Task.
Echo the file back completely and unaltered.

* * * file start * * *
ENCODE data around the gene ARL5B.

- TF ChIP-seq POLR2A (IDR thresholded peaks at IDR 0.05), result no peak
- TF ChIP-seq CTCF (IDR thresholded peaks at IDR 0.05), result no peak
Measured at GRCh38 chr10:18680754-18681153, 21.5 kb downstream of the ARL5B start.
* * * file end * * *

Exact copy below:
ENCODE data around the gene ARL5B.

- TF ChIP-seq POLR2A (IDR thresholded peaks at IDR 0.05), result no peak
- TF ChIP-seq CTCF (IDR thresholded peaks at IDR 0.05), result no peak
Measured at GRCh38 chr10:18680754-18681153, 21.5 kb downstream of the ARL5B start.